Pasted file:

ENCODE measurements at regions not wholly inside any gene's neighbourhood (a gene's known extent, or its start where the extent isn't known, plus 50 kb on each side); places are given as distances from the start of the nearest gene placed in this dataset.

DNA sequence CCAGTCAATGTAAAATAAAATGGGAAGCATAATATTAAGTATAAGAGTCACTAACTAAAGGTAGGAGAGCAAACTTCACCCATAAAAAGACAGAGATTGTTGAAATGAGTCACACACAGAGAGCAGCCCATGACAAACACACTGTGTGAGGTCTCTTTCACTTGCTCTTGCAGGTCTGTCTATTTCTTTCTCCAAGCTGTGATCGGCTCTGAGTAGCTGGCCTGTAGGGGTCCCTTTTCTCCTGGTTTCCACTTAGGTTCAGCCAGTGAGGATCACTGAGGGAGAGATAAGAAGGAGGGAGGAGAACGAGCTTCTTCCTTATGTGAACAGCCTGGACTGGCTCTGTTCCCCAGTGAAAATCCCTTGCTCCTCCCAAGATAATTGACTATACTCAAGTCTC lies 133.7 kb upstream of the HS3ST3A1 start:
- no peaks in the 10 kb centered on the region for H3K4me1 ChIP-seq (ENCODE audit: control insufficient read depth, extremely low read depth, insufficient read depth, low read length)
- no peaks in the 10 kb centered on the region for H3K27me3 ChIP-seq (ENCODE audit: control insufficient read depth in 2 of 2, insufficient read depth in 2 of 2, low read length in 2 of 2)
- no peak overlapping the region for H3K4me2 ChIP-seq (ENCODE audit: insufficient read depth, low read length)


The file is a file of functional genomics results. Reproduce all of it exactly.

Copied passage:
ENCODE measurements at regions not wholly inside any gene's neighbourhood (a gene's known extent, or its start where the extent isn't known, plus 50 kb on each side); places are given as distances from the start of the nearest gene placed in this dataset.

DNA sequence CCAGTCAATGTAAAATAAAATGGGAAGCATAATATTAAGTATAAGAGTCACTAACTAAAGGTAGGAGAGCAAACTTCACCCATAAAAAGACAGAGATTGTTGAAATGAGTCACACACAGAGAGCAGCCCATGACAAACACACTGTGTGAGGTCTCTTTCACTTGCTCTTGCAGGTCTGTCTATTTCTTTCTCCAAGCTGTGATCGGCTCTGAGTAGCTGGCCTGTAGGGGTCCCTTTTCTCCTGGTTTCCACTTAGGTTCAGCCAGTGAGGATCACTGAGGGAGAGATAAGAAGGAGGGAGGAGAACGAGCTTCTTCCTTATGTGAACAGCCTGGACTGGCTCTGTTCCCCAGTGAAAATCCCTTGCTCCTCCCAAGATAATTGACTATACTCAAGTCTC lies 133.7 kb upstream of the HS3ST3A1 start:
- no peaks in the 10 kb centered on the region for H3K4me1 ChIP-seq (ENCODE audit: control insufficient read depth, extremely low read depth, insufficient read depth, low read length)
- no peaks in the 10 kb centered on the region for H3K27me3 ChIP-seq (ENCODE audit: control insufficient read depth in 2 of 2, insufficient read depth in 2 of 2, low read length in 2 of 2)
- no peak overlapping the region for H3K4me2 ChIP-seq (ENCODE audit: insufficient read depth, low read length)